Tesla has backed out of a deal under which the company would have received up to $6.4 million in subsidies for four huge Supercharger stations in California, due to a requirement that the chargers incorporate credit/debit card readers.
Tesla was awarded the funding last September through the California Energy Commission’s Clean Transportation Program Rural Electric Vehicle Charging program. The projects were to be a 56-charger site in Baker, two 100-charger sites in Willows and Barstow, and a sprawling site with 164 charging stalls in Coalinga.
However, Drive Tesla Canada reports that the automaker has told the CEC that it will not accept the funding. In a letter to the CEC, Jennifer Cohen, Tesla’s California Policy and Business Development Lead, wrote: “The [CEC] has been a great visionary in the expansion of EV charging infrastructure in California. Unfortunately, due to unnecessarily cumbersome payment infrastructure requirements, we are unable to utilize this award.”
Back in 2019, California lawmakers stirred up controversy with a proposal to require credit card readers on all public charging stations. The argument for the mandate was that it would make charging easier for consumers. Certainly it’s a major inconvenience for drivers to have to sign up for an account, download an app, etc, for every different charging network they wish to use. The arguments against the requirement: adding a card reader means adding expense and an additional point of failure; and card readers already seem like an old-fashioned technology.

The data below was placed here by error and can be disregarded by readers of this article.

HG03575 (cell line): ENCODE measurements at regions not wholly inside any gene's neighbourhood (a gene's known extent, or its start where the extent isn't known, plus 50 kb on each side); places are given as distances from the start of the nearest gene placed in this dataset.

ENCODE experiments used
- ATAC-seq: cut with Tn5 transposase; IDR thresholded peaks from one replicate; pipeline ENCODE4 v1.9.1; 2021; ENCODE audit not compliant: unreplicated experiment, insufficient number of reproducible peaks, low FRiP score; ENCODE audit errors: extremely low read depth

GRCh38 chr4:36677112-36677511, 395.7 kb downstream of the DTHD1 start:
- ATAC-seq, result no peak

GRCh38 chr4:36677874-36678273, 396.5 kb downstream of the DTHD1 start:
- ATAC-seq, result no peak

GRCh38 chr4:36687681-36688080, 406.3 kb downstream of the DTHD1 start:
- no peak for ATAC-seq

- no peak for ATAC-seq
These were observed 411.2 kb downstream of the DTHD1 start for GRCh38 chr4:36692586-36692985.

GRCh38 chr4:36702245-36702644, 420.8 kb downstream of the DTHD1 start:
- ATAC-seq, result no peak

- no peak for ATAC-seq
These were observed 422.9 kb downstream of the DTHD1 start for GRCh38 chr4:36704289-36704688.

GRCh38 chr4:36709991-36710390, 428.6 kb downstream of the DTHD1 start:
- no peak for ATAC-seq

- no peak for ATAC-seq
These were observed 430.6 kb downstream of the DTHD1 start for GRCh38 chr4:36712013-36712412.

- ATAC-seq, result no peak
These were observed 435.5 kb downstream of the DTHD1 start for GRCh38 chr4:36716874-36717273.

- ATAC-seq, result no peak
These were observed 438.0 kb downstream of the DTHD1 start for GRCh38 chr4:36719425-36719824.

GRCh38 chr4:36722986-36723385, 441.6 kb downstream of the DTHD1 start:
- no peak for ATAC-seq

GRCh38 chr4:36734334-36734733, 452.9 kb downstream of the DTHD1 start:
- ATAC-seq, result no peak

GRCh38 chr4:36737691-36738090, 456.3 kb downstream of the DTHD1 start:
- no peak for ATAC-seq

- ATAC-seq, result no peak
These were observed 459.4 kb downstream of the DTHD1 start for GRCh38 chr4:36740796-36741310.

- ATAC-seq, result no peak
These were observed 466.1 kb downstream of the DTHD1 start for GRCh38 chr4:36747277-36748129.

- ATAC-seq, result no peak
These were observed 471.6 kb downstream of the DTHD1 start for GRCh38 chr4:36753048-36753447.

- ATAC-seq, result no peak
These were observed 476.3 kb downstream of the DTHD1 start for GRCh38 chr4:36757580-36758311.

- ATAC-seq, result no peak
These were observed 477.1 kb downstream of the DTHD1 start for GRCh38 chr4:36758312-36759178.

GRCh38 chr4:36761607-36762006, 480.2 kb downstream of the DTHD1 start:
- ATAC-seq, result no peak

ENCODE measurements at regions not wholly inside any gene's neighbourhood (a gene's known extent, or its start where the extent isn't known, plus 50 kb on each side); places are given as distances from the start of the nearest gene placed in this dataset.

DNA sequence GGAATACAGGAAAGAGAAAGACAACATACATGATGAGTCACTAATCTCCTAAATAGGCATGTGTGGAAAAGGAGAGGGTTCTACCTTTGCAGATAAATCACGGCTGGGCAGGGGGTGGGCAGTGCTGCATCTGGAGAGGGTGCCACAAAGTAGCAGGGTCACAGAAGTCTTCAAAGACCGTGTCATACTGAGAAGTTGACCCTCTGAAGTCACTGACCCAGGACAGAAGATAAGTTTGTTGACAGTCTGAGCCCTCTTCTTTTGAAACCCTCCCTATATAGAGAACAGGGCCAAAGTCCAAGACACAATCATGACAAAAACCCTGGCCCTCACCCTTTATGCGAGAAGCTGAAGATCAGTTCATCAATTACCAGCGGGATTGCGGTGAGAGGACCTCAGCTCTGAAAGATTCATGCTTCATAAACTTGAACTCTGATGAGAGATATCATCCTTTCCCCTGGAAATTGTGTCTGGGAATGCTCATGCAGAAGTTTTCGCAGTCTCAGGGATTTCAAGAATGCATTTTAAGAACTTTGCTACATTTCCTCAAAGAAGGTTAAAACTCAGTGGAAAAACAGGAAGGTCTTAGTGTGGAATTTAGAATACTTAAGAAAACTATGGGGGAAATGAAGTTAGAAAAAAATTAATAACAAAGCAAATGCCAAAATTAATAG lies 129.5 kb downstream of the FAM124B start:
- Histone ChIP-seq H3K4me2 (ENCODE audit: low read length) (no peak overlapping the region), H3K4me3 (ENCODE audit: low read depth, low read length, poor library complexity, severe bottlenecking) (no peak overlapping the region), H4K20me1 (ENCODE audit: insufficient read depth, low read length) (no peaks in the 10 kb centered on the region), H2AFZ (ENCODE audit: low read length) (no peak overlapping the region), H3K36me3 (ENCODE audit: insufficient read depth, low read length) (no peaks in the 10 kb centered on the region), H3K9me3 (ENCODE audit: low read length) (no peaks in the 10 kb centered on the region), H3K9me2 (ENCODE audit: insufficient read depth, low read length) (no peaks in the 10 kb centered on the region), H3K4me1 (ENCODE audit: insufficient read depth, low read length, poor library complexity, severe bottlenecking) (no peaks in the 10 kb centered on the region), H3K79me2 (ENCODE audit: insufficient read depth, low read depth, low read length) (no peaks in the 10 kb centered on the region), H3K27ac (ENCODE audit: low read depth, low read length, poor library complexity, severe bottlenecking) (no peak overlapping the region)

Tesla’s Superchargers have never incorporated card readers, as authentication and payment happen automatically for Tesla drivers (and now, for non-Tesla drivers, through the Tesla app). The emerging Plug and Charge standard likewise handles authentication and payment automatically—once Plug and Charge is widely implemented, most drivers will have no need for apps, RFID keys or card readers.
Back in 2019, it appeared that CARB, the agency that enforces California’s Electric Vehicle Charging Stations Open Access Act, might require card readers to be installed on every public charger in the state. This hasn’t happened, but state funding programs have their own requirements. The CEC funding program requires that chargers support “multiple point-of-sale methods,” including credit or debit cards, in addition to mobile apps. (Funding programs in other states have similar requirements.)
Tesla apparently decided that the cost of adding card readers to its Superchargers outweighed the benefit of accepting the state funding. It remains to be seen whether the company will proceed with the four projects in question anyway.
What does Tesla’s refusal of the state funds mean for the charging industry? Well, some will say that it highlights the unreasonableness of requiring card readers on charging stations. Others will point out that there are numerous chargers available that do include card readers—some EVSE manufacturers tout their ability to support the full range of payment methods, as gas stations do.
Meanwhile, Tesla is extremely unlikely to stop deploying new Superchargers in California, and its refusal of the state’s 6 million presumably means that those funds will be available for some other company or companies to use.